Motorsport director Paul Hembery did not hide his impatience when he told reporters at the Monaco Grand Prix that time was running out for the Italian company to design and test tyres suitable for radically different 2014 regulations.
"Apparently on Sept. 1 we are meant to tell them (the teams) everything that they need to know for the tyres for next season. We are now mid-May so you can imagine how ludicrous that is when we haven't even got contracts in place," he said.
"So maybe we won't be here anyway..."
Asked how much of a maybe that was, and how seriously Pirelli were considering walking away, the Briton added: "At a certain point somebody has got to make a decision.
"Things are getting, as far as we can see, extremely serious because the changes next year are so substantial that the sport has to make a rapid decision."
Formula One is switching to a new 1.6 litre V6 turbocharged engine with energy recovery systems next season and the tyres will also have to change to cope with the new unit's characteristics.
Hembery said the indications were that the power delivery and top speed would be very different, the aerodynamic loads would change and even the size of the tyres was to be decided.
Wider tyres could be necessary to create grip, due to reduced aero downforce, and there was the risk of having excessive wheelspin.
Hembery would give no deadlines for an agreement with the teams, which would be further delayed if the governing FIA were to decide to put the contract out for tender, but Pirelli had set an internal one.
"It's not a case of maybe putting a harder compound onto this year's tyres," he said. "The changes are so dramatic that we probably need to do a thorough re-engineering of the tyre and that takes time.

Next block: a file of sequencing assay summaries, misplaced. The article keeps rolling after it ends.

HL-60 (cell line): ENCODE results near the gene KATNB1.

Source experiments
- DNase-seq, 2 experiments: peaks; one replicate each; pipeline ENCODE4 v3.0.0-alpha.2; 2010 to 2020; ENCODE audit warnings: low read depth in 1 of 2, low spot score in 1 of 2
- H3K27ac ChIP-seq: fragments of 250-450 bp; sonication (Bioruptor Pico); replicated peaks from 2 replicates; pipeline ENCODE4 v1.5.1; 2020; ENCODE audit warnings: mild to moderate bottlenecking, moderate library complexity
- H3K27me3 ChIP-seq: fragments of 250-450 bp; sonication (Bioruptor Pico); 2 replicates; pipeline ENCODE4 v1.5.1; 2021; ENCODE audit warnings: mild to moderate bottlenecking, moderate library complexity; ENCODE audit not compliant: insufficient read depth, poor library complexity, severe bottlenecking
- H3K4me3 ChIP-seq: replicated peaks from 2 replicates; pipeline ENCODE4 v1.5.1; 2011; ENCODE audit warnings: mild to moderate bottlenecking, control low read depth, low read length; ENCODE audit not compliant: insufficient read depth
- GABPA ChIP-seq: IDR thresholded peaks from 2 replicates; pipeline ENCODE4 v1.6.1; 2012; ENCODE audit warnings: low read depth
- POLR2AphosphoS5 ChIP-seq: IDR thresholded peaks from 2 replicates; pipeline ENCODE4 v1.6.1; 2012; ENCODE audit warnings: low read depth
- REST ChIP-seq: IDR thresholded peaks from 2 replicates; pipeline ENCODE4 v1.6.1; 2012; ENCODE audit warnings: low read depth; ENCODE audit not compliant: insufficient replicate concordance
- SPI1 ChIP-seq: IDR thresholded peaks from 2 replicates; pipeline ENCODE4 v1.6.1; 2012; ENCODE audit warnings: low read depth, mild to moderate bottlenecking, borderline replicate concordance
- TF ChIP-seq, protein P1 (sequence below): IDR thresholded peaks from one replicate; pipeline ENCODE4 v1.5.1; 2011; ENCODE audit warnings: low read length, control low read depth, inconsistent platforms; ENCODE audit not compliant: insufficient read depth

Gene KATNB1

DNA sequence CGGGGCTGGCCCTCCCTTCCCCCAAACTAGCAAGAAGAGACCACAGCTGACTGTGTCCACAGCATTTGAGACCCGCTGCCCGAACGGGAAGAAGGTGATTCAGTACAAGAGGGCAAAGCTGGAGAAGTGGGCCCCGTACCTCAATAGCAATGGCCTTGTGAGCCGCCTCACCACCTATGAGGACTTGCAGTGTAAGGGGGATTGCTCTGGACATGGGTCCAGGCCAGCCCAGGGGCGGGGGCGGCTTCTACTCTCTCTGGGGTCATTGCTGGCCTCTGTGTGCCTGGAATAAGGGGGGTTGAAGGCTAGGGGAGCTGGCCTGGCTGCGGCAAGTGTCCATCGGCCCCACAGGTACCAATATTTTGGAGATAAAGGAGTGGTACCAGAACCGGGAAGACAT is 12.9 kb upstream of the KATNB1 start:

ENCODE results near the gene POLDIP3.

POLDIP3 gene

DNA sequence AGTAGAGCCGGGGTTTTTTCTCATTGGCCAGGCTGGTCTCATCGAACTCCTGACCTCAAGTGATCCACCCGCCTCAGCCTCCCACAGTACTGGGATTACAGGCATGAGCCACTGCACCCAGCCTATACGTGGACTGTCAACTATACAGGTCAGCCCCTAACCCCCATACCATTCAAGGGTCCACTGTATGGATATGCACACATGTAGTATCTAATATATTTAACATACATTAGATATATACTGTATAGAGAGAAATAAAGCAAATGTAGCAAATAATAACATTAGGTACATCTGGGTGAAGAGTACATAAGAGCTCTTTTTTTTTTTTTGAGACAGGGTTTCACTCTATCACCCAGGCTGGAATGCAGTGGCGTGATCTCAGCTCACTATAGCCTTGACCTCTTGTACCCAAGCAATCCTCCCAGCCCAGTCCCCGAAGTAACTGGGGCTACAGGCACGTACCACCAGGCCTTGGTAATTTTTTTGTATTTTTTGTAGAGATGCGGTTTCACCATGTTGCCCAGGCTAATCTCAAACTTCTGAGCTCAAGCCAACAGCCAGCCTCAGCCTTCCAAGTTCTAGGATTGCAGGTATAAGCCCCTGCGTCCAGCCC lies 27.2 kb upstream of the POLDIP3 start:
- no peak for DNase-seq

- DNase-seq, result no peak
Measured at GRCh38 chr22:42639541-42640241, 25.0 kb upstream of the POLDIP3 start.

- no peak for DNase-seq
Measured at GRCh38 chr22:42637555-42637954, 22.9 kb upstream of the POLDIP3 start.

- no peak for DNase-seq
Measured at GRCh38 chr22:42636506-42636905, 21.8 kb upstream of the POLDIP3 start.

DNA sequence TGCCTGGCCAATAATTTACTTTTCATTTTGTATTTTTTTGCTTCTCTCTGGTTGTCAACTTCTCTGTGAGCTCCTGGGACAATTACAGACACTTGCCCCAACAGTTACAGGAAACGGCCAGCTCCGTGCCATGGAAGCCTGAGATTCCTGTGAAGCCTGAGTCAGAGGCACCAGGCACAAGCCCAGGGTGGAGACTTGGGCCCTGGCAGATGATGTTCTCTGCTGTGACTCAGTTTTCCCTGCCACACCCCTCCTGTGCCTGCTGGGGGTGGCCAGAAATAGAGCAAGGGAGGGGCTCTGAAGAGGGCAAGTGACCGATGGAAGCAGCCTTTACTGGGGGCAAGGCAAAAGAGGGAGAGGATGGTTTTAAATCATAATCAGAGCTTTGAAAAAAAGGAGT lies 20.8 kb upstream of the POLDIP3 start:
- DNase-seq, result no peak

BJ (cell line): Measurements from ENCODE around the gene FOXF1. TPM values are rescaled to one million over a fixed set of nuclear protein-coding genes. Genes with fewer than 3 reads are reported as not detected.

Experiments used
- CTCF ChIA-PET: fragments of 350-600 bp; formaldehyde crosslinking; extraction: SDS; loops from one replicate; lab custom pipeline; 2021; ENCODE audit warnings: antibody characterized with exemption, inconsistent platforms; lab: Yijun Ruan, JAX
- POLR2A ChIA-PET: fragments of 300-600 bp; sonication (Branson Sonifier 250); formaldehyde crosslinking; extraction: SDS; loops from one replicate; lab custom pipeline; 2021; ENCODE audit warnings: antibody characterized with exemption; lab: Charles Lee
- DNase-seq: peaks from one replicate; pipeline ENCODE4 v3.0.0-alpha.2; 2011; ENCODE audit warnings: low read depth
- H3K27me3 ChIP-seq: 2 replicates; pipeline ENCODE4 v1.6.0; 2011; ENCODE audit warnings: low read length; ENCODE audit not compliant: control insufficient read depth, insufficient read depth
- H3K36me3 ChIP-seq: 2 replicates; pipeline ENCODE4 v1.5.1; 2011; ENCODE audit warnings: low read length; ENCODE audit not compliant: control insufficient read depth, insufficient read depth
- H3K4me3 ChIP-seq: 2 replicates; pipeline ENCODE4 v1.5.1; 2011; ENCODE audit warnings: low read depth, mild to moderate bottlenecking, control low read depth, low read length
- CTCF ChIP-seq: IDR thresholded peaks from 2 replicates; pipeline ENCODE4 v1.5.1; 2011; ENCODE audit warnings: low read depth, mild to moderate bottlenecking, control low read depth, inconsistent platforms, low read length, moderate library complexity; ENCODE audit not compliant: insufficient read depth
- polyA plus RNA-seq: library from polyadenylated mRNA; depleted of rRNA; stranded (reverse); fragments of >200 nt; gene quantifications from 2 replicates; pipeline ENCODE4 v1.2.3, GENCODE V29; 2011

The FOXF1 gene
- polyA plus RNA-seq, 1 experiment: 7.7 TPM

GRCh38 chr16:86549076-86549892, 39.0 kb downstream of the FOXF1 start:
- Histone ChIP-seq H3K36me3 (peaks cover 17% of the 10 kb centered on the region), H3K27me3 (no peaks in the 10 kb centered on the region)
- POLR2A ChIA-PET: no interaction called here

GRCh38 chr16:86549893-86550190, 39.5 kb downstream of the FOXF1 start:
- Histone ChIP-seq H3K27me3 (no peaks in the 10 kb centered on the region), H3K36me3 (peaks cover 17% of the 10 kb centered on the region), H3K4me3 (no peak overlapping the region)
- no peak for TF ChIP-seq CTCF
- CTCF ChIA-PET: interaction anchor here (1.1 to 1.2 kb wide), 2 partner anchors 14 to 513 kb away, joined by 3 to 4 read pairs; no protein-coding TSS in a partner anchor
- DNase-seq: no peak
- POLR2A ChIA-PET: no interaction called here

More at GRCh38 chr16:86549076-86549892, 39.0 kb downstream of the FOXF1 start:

"So the longer this goes on, it makes our job impossible and there comes a point where probably you say 'Well, we don't have time to do the job any more."
Pirelli's return to Formula One as sole supplier, replacing Bridgestone on a three-year contract from the 2011 season, was announced on June 23, 2010 - which could be seen as an indication of a likely deadline for renewal.
If Pirelli were to pull out, any other supplier - should one be found - would struggle to provide tyres from scratch in the time available.
Asked whether there was therefore a danger of no Formula One next year, Hembery replied: "You'd have to ask the teams that. We've been trying to say that something needs to happen and quick."
Pirelli have been under fire for introducing new compounds this season designed to increase the number of pitstops and overtaking opportunities.
Critics, notably champions Red Bull, say the changes have gone too far with drivers unable to race any more on tyres that deteriorate rapidly and in extreme cases can be good for barely a handful of laps.
Pirelli have agreed to change some structural issues with the rear tyres from the Canadian Grand Prix to prevent dramatic situations where debris causes the tread to peel off while the tyre itself remains inflated.